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If your child requires significant supervision and support beyond the school day, they may be eligible for services from the New York State Office for People with Developmental Disabilities (OPWDD).

New Law Extending Special Education Eligibility in New York

Published June 24, 2022

By Marion M. Walsh, Esq.

This June, Governor Kathy Hochul signed a bill into law that allows school districts to extend the eligibility of students with disabilities to receive special education services and programming past the current age of 21 in New York.  This law essentially mirrors the law the Governor signed in 2021 for students who had turned 21 in the 2019-20 and 2020-21 school years.  The law intends to extend special education services for students whose education faced disruption and delays due to the COVID-19 pandemic.   Districts now have the authority—although not the mandate—to allow qualifying students who turned 21 during 2021-22 to continue to receive services until they turn 23 in the 2022-23 and 2023-24 school years.

State legislators have lauded the new law and praised it for constituents.   For example, New York State Senator Pete Harckham has observed that, “the pandemic disrupted a good deal of our state’s education system, and among those most impacted were students with unique needs, who missed out over a year’s worth of programs and services.”  He noted that “this bill recognizes that these students should be allowed to finish their programs because of the structure and stability they provide, which all help the students to thrive.”  See Senator Harckham Press Releases (Link:  Parents and disability rights advocates have also applauded the law.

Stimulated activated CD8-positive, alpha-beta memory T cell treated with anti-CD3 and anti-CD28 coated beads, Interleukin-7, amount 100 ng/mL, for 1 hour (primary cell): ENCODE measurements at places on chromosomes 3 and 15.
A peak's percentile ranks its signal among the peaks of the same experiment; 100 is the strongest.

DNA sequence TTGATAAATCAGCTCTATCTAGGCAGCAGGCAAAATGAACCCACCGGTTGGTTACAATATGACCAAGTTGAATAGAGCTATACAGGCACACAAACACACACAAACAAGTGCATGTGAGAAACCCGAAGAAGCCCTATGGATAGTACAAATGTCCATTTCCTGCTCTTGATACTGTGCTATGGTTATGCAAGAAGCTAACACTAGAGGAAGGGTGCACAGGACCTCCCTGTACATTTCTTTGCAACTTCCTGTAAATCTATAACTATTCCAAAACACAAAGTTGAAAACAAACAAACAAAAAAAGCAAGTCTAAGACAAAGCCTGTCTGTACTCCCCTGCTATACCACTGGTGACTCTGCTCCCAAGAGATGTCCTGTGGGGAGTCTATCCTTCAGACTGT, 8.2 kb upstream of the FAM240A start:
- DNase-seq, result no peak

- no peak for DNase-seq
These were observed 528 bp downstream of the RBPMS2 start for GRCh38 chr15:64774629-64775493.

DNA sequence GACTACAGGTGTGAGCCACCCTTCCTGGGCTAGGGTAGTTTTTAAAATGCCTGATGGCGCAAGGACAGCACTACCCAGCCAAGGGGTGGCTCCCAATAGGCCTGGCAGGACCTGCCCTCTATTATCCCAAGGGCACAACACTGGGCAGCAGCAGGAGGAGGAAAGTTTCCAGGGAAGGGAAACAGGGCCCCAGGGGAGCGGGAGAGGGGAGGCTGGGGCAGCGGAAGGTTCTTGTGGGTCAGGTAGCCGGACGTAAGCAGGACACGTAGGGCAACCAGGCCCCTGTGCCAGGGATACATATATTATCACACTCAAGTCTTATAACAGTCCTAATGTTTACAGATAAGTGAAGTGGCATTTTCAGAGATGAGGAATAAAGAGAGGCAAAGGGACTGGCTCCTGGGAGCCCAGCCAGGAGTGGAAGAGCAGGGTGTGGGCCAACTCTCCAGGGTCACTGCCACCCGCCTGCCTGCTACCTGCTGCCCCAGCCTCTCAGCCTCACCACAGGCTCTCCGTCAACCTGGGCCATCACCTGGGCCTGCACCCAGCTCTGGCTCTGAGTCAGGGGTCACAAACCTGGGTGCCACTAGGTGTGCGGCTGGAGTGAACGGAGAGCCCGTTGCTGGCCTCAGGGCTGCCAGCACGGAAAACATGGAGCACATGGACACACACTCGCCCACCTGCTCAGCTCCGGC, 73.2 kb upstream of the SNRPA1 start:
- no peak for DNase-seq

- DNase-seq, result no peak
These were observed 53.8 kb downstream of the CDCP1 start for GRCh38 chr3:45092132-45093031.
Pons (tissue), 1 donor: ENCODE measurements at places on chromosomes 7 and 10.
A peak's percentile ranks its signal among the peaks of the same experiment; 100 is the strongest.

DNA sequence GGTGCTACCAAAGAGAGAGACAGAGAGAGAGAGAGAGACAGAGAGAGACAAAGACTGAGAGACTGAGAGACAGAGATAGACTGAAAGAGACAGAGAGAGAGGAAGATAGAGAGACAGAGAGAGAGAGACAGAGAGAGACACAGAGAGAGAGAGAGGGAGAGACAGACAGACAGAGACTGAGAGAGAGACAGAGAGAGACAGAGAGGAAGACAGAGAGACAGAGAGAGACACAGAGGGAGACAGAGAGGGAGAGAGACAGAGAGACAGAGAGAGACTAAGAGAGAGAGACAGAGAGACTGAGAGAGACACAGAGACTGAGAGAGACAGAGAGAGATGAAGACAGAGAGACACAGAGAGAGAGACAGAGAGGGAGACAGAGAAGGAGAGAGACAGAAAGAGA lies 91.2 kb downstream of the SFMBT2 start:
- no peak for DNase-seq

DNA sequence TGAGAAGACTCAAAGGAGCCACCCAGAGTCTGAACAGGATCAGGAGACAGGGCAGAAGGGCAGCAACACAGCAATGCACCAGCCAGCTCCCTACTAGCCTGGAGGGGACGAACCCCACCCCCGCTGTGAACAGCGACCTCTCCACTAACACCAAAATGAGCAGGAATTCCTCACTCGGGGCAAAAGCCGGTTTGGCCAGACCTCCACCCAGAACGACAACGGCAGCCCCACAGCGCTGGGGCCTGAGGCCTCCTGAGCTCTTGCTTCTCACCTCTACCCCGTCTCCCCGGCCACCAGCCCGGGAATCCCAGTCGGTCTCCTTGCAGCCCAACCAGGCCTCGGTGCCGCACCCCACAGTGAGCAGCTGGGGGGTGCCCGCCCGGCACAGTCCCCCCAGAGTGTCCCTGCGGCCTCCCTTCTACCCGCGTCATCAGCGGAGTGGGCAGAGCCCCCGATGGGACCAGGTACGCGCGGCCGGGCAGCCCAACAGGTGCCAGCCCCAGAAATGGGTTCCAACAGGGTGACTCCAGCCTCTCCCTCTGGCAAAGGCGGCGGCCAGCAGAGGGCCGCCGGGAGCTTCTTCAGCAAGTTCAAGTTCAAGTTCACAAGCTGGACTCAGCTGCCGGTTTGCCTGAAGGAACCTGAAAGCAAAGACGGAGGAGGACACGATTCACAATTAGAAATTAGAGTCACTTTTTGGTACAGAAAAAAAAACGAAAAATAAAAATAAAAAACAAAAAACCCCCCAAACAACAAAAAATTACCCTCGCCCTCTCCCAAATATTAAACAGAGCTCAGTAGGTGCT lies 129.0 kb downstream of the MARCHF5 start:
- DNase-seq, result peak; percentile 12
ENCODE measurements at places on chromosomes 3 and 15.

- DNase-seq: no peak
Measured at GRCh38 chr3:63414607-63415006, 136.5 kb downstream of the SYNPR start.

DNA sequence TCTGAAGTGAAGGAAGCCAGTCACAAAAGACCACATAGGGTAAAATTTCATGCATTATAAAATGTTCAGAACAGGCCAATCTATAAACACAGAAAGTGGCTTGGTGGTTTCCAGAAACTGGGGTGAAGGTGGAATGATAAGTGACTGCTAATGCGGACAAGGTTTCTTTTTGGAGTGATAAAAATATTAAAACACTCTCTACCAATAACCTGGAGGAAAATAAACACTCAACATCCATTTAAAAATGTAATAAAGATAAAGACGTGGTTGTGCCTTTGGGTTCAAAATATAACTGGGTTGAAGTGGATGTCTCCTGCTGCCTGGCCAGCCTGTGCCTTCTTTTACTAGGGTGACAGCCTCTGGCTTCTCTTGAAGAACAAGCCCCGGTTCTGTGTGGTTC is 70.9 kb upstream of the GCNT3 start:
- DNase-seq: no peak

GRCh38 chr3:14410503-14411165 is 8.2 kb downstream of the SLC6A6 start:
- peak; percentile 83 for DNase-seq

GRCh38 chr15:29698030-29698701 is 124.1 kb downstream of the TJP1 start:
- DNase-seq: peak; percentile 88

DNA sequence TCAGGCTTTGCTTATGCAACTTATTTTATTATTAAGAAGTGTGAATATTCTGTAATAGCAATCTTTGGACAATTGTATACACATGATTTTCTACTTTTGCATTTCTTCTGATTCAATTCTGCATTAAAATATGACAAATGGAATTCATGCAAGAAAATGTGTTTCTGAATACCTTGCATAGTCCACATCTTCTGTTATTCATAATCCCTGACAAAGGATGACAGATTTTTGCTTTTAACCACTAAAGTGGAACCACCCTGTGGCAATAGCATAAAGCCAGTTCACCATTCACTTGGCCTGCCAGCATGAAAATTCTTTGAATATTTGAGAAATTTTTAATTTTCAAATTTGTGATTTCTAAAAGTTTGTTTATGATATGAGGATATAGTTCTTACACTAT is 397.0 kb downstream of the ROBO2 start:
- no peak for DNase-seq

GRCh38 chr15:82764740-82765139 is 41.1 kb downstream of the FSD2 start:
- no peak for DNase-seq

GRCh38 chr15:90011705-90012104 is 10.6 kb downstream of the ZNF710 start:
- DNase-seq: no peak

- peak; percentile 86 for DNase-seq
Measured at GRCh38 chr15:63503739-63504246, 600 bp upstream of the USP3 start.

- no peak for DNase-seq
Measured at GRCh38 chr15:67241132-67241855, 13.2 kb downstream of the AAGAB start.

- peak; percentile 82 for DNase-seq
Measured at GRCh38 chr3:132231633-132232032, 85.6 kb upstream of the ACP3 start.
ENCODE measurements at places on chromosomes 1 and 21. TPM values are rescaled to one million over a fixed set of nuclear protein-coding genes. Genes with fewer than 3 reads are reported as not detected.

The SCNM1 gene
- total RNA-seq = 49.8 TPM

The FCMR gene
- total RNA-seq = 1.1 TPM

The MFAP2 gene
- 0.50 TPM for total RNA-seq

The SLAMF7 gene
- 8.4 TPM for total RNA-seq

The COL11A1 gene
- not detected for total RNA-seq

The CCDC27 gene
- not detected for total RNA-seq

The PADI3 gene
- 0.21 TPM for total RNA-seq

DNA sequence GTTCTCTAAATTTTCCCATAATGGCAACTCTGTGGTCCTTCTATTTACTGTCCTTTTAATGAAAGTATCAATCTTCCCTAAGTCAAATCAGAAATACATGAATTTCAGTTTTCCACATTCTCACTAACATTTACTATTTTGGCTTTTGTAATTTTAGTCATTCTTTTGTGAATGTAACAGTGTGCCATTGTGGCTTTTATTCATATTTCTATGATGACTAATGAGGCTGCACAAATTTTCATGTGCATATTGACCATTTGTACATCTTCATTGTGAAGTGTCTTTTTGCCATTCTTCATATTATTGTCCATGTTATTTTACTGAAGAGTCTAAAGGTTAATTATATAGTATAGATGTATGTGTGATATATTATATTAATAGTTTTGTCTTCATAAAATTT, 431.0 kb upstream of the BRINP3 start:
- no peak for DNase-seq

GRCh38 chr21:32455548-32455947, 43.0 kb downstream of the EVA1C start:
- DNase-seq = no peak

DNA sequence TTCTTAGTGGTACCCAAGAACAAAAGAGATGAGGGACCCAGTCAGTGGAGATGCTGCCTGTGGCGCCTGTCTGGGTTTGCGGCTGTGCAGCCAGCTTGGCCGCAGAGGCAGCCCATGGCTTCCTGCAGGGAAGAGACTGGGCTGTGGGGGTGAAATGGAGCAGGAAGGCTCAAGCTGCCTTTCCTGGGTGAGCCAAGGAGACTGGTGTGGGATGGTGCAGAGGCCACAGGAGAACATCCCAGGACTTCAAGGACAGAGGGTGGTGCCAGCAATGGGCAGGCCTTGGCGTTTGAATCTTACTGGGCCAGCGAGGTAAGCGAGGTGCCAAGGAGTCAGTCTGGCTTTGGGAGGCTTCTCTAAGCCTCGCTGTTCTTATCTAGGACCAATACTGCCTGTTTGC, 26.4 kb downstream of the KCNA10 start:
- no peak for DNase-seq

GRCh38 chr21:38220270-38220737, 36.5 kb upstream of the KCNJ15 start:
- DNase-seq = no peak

How to Help Your Student Receive Extended Eligibility

However, many have overestimated the law’s requirements.  While the law removes an important barrier to extending eligibility, it does not guarantee or mandate an extension.  All parents must understand that the new law does not mandate that their school district grant an additional year for a student, as the law uses the discretionary term “may,” in describing school district obligations. The law provides:

“a school district may provide educational services in the 2022-23 and 2023-24 school years to a student who turned twenty-one years old during the 2021-22 school year and was enrolled in the school district and receiving special education services pursuant to an individualized education program. Such student may continue to receive such educational services until the student completes the services pursuant to the individualized education program or turns twenty-three years old, whichever is sooner.” (Emphasis supplied).